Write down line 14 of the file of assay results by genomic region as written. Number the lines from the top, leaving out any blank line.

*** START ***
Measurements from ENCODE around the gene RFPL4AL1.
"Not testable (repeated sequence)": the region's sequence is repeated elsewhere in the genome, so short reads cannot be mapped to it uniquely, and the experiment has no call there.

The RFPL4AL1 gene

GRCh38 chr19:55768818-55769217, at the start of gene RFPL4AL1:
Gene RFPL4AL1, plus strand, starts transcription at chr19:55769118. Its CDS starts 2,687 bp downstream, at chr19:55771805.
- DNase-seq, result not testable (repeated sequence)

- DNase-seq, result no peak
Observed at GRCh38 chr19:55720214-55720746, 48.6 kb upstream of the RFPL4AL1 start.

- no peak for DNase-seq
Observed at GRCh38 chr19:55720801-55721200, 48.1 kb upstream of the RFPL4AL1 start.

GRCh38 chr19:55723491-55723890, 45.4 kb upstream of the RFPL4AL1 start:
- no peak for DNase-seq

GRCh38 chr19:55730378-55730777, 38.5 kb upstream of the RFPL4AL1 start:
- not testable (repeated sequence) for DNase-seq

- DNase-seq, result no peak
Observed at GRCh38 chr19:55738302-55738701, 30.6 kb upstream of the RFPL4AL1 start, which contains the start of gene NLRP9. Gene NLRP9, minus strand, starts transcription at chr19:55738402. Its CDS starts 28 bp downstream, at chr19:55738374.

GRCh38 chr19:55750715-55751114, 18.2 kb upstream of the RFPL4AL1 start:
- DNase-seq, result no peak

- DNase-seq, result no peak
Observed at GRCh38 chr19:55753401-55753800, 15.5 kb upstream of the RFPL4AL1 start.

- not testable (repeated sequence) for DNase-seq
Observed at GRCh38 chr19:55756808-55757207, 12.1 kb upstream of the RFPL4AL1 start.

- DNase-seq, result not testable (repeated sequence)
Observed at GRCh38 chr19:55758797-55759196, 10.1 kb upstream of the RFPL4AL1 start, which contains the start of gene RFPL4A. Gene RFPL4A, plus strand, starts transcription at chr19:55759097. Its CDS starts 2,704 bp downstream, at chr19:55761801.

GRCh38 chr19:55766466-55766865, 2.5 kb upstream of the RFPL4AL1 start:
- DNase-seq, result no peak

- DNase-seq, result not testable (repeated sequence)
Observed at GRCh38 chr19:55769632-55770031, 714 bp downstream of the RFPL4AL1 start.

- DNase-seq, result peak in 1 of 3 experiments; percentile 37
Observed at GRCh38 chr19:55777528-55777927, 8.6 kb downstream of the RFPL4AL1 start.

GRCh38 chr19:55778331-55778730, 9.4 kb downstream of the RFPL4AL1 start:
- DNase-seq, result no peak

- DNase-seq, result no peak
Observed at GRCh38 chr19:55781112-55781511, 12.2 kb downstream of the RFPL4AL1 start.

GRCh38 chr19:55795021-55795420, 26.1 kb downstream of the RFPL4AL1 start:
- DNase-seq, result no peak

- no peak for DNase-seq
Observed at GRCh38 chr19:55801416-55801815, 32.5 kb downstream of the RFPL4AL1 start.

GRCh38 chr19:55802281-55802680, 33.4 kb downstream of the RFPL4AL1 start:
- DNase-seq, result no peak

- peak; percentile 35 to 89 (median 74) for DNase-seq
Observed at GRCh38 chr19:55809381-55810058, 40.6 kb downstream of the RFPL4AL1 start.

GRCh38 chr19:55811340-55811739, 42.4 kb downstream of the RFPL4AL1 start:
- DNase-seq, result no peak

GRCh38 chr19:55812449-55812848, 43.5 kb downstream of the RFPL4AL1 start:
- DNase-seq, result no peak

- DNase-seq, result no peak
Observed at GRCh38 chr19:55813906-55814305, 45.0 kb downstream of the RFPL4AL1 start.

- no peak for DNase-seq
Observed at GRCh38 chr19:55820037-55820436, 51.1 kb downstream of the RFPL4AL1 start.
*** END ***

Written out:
- not testable (repeated sequence) for DNase-seq